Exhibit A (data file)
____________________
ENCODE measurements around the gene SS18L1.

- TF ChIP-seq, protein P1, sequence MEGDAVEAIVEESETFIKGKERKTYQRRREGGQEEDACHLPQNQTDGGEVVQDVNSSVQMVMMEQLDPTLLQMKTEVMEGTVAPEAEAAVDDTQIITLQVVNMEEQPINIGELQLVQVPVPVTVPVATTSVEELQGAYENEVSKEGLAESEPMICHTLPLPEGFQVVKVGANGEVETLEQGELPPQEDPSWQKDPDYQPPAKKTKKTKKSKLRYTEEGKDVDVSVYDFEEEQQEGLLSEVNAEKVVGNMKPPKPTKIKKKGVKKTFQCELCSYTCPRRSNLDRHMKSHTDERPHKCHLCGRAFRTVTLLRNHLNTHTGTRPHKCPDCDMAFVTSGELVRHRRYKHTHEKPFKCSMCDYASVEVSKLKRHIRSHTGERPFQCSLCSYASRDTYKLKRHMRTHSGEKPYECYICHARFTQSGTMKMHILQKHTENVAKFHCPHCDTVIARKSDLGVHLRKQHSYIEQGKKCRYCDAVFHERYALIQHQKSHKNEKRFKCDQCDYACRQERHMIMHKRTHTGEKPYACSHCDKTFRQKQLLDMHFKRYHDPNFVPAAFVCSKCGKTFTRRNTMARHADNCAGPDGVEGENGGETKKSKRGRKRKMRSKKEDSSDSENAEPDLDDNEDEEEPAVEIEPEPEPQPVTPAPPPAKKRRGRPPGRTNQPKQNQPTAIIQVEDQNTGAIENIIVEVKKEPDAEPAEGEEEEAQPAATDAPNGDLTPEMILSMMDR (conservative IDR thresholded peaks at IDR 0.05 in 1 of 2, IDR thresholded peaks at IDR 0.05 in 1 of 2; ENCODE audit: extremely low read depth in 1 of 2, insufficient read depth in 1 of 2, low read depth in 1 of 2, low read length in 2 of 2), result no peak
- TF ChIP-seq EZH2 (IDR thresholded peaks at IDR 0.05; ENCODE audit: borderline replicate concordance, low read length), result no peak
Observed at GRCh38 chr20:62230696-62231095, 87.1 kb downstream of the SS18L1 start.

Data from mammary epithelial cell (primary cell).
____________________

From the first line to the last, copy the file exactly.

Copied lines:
ENCODE measurements around the gene SS18L1.

- TF ChIP-seq, protein P1, sequence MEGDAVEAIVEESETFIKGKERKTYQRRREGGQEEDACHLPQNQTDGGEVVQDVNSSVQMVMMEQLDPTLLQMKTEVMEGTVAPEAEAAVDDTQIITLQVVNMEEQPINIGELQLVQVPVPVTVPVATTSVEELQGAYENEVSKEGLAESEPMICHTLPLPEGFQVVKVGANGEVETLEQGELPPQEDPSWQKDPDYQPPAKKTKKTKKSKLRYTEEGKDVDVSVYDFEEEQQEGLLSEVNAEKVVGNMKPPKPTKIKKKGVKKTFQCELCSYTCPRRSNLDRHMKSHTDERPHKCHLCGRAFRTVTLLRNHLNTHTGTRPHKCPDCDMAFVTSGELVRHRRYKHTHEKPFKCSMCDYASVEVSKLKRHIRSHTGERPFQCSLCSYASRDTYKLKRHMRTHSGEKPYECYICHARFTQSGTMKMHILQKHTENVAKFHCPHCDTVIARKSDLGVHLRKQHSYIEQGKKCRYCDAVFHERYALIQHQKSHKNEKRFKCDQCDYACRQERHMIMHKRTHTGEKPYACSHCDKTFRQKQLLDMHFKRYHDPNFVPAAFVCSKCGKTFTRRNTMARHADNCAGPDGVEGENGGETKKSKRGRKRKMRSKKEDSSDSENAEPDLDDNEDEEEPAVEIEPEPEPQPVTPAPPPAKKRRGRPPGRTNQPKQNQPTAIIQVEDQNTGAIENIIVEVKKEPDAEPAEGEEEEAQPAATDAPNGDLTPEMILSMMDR (conservative IDR thresholded peaks at IDR 0.05 in 1 of 2, IDR thresholded peaks at IDR 0.05 in 1 of 2; ENCODE audit: extremely low read depth in 1 of 2, insufficient read depth in 1 of 2, low read depth in 1 of 2, low read length in 2 of 2), result no peak
- TF ChIP-seq EZH2 (IDR thresholded peaks at IDR 0.05; ENCODE audit: borderline replicate concordance, low read length), result no peak
Observed at GRCh38 chr20:62230696-62231095, 87.1 kb downstream of the SS18L1 start.

Data from mammary epithelial cell (primary cell).